The one-time Los Angeles Dodgers closer-of-the-future became part of the past Tuesday when two-time All Star reliever Jonathan Broxton signed a reported $4 million deal with the Kansas City Royals. The signing brings to an end a seven year Dodgers career that saw him start off like a rocket only to finish as a satellite crashing back to earth.
Broxton, 27, was drafted by the Dodgers in 2002 and made his Major League debut in July of 2005. He quickly became a very effective “set-up” reliever for then-closer Takashi Saito. In his first three seasons, Broxton struck out 218 in 172 innings. Then in the middle of the 2008 season, Saito suffered an injury and Broxton thrived as the new closer. He came through with seven saves in his first seven opportunities and played a huge role in the Dodgers run to the NL West title by surrendering only a single earned run over his last fourteen appearances of the season. The 14 saves he ended up with made it easy for the Dodgers to let the 38-year old Saito walk as a free agent after the Dodgers were eliminated from the NLCS.
Broxton fulfilled his 2008 promise by saving 36 games and making the All-Star team in 2009. He didn’t miss a beat in 2010; at least for the first half of the season. Broxton had 19 saves and a 1.93 ERA by mid-July and was tabbed an All-Star for the second straight year. Then, something went awry.
In his first post-All Star break appearance versus the Cardinals, Broxton gave up four hits and two runs in 1.1 innings and turned a 4-3 Dodgers lead into a 5-4 loss. He followed that up with mostly disappointing appearances and blowing leads soon became his modus operandi. After Broxton had a four run “meltdown” against the Phillies in early August, manager Joe Torre publicly stated Hong Chih-Kuo was the new closer and Broxton would be relegated to “non-save” situations. The idea was a break from the pressure could solve all that ailed Broxton. Sadly, Torre’s plan for a mental recovery didn’t work. Broxton mustered just three saves the entire second half of the season and finished with a disappointing 4.04 ERA.
In spite of those 2010 failings, new Dodgers manager Don Mattingly opened 2011 by firmly reminding everyone Broxton was going to be the closer, case closed. But Broxton never really returned to All-Star form. He was 1-2 with a 5.68 ERA before going down with an elbow injury in early May.
Broxton’s failure to return in 2011 allowed rookie reliever Javy Guerra to blossom much as Broxton did when Saito went down. Guerra ended up saving 21 games in 23 opportunities. Guerrra’s performance, along with relievers Kenley Jansen(2-1, 2.85 ERA, 96K in 53 innings) and Matt Guerrier, gave the Dodgers a plethora of right handed bullpen help.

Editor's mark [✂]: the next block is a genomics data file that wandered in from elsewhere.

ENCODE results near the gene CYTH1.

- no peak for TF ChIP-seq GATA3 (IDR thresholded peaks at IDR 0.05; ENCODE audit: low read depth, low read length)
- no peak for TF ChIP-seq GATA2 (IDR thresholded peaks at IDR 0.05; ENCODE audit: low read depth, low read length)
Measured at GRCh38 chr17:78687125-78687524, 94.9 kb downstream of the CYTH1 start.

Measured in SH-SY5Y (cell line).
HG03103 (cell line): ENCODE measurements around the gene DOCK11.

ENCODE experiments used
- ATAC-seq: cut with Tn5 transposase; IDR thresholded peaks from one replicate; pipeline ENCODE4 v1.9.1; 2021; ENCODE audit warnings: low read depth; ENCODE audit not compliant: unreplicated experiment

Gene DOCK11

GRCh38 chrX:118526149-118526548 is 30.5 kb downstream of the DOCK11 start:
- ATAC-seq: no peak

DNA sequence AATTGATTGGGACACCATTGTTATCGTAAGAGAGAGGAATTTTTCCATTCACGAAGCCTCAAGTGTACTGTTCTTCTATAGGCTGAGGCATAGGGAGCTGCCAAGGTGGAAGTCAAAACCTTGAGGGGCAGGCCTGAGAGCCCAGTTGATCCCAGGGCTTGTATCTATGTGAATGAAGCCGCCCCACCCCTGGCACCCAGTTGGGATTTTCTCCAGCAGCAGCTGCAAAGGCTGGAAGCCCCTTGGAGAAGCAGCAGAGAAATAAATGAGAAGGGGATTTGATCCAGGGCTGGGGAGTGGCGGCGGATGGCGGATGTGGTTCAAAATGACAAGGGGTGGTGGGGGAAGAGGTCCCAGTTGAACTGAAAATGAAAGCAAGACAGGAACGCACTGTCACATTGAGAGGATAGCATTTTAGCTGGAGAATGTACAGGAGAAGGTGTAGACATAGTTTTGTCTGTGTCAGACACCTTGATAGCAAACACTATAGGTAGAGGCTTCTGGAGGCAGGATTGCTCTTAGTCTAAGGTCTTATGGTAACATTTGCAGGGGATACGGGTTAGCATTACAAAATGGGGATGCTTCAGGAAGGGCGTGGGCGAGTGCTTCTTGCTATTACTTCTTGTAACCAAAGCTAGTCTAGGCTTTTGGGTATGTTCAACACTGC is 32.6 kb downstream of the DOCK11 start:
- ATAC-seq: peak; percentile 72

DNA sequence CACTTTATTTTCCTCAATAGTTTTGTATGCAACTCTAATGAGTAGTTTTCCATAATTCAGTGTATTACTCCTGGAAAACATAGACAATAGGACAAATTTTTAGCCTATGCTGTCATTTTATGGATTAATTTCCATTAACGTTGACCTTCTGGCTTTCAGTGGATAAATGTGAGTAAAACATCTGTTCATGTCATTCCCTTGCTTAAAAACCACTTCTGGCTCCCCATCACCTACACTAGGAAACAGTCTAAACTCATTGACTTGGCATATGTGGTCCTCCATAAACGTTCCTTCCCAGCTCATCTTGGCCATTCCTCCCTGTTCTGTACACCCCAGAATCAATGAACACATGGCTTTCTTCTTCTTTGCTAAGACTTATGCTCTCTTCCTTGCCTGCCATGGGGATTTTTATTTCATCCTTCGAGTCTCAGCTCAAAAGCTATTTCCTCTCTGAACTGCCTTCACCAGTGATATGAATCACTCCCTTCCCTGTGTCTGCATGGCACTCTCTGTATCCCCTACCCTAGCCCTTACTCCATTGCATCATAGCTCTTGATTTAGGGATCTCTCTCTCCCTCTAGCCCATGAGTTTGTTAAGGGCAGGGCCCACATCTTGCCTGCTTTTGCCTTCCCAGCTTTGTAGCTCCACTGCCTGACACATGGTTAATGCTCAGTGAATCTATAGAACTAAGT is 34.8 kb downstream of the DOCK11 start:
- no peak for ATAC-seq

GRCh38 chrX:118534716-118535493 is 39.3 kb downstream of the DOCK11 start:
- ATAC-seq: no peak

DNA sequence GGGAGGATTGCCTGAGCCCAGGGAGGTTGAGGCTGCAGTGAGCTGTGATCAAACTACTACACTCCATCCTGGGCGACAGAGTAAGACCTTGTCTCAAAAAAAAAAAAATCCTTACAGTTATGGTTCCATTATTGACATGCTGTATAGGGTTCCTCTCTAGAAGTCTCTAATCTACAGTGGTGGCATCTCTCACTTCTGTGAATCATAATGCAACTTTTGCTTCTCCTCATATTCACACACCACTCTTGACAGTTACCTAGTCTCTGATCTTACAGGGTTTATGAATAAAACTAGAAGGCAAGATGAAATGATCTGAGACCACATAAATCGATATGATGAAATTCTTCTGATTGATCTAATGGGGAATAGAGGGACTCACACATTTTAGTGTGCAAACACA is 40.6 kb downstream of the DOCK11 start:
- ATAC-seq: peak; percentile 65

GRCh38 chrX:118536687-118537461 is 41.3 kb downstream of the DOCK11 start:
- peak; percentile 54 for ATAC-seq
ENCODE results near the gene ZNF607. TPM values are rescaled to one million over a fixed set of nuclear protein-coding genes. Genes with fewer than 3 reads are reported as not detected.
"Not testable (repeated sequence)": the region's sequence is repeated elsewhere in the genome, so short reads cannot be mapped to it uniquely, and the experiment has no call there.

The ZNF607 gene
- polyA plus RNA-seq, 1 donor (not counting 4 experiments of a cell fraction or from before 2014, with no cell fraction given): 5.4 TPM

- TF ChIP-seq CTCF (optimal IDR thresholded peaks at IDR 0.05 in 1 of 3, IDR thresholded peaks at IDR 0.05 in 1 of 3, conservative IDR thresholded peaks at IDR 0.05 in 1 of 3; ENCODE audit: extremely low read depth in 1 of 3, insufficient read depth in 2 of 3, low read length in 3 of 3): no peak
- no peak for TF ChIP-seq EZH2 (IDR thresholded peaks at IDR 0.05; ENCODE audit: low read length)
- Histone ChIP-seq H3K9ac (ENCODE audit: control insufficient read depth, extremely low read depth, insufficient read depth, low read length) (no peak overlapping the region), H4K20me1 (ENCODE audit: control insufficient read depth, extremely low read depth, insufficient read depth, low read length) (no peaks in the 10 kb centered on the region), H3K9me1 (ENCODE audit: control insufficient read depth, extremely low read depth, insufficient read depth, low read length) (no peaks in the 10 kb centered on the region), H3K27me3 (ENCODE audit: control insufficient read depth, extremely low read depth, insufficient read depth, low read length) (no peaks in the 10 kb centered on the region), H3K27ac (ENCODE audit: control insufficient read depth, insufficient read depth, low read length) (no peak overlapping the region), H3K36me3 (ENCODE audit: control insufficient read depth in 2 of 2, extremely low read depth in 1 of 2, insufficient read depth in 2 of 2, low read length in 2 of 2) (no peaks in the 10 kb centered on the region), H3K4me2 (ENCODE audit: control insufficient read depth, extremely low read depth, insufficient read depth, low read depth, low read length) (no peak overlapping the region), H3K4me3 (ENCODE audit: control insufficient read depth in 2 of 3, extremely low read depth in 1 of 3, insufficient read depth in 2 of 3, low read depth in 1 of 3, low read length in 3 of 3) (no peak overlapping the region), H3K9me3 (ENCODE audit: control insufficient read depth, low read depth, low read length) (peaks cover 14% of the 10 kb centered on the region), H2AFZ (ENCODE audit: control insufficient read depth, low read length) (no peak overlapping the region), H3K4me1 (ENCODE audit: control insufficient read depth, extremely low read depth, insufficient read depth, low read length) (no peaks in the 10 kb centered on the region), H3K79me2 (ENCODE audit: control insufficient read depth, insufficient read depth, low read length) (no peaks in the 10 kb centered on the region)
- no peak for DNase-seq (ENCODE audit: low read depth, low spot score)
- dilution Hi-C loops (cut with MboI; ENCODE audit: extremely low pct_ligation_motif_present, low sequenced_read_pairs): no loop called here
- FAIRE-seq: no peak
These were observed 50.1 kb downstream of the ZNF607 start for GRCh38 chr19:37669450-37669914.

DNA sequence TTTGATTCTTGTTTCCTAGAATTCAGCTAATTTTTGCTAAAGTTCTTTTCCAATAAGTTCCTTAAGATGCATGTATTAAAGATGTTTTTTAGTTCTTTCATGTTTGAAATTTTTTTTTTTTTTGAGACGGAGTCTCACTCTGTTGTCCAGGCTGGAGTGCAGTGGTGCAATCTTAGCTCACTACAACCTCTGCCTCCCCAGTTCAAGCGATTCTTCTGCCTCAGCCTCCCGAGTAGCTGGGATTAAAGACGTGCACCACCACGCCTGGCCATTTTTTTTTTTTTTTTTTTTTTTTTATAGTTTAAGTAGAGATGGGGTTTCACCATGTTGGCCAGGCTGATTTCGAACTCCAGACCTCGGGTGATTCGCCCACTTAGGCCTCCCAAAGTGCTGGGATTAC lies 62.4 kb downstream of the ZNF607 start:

No one is quite sure how or why Broxton lost his ability to to hit 99MPH on the radar gun but some have offered theories. The ugly steroid issue plagued the Dodgers in 2009 when Manny Ramirez was suspended. The 2010 statistical drop-offs by both Broxton and catcher Russell Martin had many wondering if the two didn’t have the same doctor as Ramirez. Martin later blamed his declining performance on lack of effort rather than lack of steroids. Broxton was able to explain his fall off via the injury route. Reportedly, Broxton was bothered by a sore toe beginning late in the 2009 season that made it difficult for him to achieve a complete follow through on his pitches. Another theory was, as Torre thought, it was all in Broxton’s head. “Ground zero” for his decline seemed to coincide with a June 2010 relief appearance versus the Yankees. Broxton was called into protect a 6-2 lead but gave up four runs in the top of the ninth and the Dodgers went on to lose the game. That game seemed to be the starting point of the spiral he eventually went into.
Given all the turmoil surrounding the Dodgers, it is no wonder they simply let Broxton go without even a whimper of an offer. He wrapped up a contract that paid him $11 million the last two seasons yet certainly didn’t earn much of it the previous year and a half. On paper, at least, it seems Broxton is another one of those relievers that couldn’t sustain all that it takes to be an elite closer over a long period of time. And maybe Kansas City is a good place for him to re-start a stalled career. The Royals already have a decent closer in Joakim Soria (28 saves in 2011) so maybe entering the 2012 season in the same set-up role that started his career will be Broxton’s new beginning.
For Dodgers fans, Broxton’s legacy may be more of a comet than a true star; comets burn brighter than stars but flame out quicker.